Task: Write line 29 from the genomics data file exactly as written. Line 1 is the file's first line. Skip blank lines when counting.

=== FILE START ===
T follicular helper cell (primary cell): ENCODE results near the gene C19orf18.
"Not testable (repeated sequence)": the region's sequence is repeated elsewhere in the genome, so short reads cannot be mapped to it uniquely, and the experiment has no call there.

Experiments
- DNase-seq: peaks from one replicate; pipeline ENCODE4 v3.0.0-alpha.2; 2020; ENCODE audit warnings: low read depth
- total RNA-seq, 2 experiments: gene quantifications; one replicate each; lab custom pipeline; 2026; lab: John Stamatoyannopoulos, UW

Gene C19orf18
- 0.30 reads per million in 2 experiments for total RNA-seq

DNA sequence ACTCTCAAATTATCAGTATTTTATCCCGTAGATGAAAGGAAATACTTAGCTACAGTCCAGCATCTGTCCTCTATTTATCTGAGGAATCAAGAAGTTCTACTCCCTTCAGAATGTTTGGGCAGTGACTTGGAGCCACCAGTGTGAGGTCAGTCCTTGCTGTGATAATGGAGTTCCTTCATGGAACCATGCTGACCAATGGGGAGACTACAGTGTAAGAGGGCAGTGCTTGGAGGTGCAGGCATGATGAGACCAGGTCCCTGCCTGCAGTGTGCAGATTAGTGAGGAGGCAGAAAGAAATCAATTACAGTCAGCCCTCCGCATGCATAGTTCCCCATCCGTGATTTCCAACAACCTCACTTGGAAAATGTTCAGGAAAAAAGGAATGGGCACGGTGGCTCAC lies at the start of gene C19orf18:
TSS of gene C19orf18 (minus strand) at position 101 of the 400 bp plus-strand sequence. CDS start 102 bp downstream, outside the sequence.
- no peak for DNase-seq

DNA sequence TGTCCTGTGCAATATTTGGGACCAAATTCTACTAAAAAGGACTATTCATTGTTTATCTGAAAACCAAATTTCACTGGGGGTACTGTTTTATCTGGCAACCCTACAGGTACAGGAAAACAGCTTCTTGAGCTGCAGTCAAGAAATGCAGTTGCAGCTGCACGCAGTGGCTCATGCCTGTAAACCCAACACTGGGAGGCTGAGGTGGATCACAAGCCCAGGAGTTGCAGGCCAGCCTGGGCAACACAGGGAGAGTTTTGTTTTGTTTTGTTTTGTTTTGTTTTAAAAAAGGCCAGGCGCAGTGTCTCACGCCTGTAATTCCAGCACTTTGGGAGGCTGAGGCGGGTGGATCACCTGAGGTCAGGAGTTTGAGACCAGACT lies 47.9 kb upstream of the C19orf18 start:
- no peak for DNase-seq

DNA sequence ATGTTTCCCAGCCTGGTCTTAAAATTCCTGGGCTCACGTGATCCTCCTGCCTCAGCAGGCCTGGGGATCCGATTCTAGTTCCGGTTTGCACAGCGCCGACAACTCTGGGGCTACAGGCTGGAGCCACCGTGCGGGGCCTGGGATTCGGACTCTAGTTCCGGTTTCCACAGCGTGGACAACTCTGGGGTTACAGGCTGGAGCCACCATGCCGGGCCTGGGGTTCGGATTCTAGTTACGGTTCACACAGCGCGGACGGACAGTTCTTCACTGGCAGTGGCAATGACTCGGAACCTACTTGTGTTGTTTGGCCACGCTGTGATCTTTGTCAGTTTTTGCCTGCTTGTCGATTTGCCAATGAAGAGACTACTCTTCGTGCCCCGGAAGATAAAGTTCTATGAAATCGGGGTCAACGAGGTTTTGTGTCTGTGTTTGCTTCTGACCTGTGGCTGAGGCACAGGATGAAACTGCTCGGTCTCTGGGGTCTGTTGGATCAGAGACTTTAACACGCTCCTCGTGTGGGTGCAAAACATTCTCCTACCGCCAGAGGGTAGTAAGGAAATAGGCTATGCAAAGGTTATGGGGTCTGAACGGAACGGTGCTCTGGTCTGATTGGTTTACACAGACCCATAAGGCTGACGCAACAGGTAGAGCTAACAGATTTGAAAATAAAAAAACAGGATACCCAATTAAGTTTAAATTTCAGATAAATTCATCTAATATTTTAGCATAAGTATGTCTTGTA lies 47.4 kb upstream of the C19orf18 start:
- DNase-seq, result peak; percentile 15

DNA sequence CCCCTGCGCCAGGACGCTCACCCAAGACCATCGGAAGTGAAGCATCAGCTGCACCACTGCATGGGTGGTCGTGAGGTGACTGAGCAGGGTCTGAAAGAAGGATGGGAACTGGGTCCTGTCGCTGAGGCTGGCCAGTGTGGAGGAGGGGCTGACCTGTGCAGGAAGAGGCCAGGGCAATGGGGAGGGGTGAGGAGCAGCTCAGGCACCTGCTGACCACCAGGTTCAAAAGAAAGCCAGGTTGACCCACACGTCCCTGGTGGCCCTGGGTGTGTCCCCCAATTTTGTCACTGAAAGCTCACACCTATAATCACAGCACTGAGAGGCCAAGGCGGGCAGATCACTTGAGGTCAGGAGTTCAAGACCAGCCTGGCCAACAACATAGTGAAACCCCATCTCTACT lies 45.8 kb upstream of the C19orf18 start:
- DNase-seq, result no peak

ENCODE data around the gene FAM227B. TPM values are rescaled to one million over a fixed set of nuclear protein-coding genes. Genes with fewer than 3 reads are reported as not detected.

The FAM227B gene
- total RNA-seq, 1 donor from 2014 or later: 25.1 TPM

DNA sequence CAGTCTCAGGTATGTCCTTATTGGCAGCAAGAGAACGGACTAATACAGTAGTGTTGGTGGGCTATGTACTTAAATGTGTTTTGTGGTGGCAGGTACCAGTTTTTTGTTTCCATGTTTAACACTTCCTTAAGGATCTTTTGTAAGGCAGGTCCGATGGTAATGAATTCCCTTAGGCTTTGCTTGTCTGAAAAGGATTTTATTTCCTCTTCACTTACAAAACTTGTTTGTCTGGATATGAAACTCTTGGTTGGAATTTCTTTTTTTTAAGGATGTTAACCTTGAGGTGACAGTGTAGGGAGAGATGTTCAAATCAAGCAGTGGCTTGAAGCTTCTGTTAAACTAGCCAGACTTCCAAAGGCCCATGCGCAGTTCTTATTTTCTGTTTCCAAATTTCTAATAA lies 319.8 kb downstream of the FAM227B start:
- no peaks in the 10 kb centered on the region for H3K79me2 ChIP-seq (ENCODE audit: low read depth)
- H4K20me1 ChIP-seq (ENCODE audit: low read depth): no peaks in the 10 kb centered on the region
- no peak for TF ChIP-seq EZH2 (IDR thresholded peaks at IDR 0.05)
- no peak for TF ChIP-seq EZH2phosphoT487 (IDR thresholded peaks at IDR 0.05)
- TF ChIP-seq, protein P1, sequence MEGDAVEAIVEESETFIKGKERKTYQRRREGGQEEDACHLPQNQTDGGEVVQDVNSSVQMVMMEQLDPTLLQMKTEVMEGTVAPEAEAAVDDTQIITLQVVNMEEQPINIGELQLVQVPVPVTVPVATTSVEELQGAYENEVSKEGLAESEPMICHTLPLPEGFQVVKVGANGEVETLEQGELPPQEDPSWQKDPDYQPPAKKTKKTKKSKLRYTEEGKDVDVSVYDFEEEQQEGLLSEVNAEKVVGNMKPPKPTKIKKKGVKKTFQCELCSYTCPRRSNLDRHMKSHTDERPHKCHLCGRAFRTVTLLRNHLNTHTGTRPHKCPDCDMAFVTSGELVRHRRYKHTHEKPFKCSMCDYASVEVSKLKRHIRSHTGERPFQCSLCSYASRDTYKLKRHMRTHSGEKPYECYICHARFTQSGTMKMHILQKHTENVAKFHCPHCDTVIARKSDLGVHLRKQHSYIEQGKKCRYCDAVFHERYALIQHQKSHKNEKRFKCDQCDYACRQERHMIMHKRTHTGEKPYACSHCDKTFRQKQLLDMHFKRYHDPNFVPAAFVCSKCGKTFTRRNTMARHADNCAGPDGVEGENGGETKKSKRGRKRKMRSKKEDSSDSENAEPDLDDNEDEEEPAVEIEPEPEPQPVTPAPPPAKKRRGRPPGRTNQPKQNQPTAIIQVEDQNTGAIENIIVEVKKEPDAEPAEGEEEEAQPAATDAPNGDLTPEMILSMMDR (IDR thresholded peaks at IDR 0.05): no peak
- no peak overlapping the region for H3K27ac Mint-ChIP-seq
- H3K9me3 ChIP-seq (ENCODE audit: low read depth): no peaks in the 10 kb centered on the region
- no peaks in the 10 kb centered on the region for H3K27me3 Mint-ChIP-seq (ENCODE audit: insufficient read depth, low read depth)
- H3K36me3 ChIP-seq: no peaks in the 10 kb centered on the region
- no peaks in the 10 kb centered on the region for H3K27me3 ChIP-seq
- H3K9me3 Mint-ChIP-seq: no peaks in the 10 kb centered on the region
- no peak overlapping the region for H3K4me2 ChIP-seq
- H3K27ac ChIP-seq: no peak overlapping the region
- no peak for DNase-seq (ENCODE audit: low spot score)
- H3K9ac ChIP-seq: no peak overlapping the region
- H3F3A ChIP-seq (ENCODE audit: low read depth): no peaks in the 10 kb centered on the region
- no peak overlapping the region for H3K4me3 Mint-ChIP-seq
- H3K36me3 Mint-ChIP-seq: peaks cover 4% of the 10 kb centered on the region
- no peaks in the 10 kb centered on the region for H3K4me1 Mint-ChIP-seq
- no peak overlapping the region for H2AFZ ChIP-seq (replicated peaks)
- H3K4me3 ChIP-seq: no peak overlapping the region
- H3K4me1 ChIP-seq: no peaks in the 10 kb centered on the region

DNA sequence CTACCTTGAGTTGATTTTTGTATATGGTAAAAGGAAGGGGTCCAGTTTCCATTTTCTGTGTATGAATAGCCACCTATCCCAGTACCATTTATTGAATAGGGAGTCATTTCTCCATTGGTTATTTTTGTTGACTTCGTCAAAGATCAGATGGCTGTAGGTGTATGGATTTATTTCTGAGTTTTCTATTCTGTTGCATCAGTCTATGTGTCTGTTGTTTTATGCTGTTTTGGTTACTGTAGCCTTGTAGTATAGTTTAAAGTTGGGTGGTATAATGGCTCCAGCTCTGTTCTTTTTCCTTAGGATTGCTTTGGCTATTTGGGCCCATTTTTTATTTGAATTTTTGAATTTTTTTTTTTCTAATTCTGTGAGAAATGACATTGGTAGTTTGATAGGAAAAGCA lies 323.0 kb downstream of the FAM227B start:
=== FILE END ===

- H3K36me3 ChIP-seq: no peaks in the 10 kb centered on the region